A Few More Ways That Supermarkets Mess With Your Minds

Supermarkets are meticulously designed to get you to spend more money.

We’ve covered this beforeĀ but were fascinated nonetheless to hearĀ insights from marketing professor Paul Harrison of Deakin University on the program “Food Investigators” on the Australian channel SBS.

Some highlights:

grocery store

Photo: Grand Canyon NPS via flickr Creative Commons

The ‘Closed’ Entrance

Once you walk in many supermarkets, swing gates prevent you from walking out the same door.

“You could [go out the exit], but you’re not going to,” Dr. Harrison notes. “You’re already invested in the relationship with the supermarket.”

fruits

Photo: jonwick04 via flickr Creative Commons

Fruits and Veggies First

Grocery stores display fruits and vegetables so that they catch the viewer’s eye as soon as they enter the store. The natural imagery, fresh scents, and brights colours inspire a positive and happy mental state in shoppers.

Dr. Harrison explains that after seeing the fruit, “we’re in a good mood; the place is fresh, the place is good [so we can] begin the journey.”

Grocery shop

Photo: Doug Wilson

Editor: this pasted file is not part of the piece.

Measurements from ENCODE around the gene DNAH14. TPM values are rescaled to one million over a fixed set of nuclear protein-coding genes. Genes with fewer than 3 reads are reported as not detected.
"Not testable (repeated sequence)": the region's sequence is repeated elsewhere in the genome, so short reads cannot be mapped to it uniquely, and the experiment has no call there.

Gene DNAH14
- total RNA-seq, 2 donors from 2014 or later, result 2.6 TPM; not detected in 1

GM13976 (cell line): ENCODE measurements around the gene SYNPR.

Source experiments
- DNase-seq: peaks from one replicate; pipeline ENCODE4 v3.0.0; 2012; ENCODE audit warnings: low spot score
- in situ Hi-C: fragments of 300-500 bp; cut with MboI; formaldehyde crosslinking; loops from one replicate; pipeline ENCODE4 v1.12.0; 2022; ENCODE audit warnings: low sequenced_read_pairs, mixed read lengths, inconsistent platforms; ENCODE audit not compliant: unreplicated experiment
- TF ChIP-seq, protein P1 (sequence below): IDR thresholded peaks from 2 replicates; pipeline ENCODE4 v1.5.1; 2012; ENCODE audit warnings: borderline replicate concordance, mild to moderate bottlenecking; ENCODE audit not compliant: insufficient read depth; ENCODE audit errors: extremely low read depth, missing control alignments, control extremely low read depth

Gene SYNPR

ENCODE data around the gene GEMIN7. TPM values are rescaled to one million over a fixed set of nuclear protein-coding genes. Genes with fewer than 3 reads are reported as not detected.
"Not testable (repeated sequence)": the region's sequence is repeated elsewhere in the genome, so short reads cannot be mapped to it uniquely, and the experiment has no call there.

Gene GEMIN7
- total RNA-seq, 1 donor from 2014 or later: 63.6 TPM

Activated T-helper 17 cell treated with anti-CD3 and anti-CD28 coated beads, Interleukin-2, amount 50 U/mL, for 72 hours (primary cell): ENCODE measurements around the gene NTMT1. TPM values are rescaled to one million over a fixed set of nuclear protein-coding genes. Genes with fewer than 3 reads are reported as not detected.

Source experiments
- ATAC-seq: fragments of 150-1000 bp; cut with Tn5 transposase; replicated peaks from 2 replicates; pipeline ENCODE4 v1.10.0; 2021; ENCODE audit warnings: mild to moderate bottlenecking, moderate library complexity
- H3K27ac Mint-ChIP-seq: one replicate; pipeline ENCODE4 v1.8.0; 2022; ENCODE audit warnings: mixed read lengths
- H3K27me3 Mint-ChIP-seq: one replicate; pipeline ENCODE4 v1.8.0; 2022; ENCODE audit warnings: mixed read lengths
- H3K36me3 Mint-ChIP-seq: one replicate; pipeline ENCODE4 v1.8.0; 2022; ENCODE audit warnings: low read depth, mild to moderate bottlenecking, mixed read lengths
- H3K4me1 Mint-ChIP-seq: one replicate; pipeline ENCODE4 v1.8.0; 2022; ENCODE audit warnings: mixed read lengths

Product Placement

Dr. Harrison adds that it is important “from the supermarket’s perspective to get people away from the edges and draw them into the centre if they’re buying particular products.”

Particular products are ones like cereal and coffee which require shoppers to choose between a variety of brands. These products are placed away from high traffic areas in case shoppers really need to stop and think about it.

grocery store

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The Funnel

Grocery stores use aisles as “psychological funnels,” preparing shoppers for what is at the end. The ends are used to signal products that are particularly “important” or “interesting.”

According to Dr. Harrison, “they’re signaling to you that these [brands at the end of the aisle] are important, interesting things.”

These are almost always well-known brands. Bigger companies pay “slotting fees,” some of which can reach up to $1 million, in order to get their products placed at the edge of the store.

Want more? Check out 15 Ways Supermarkets Trick You Into Spending Money >

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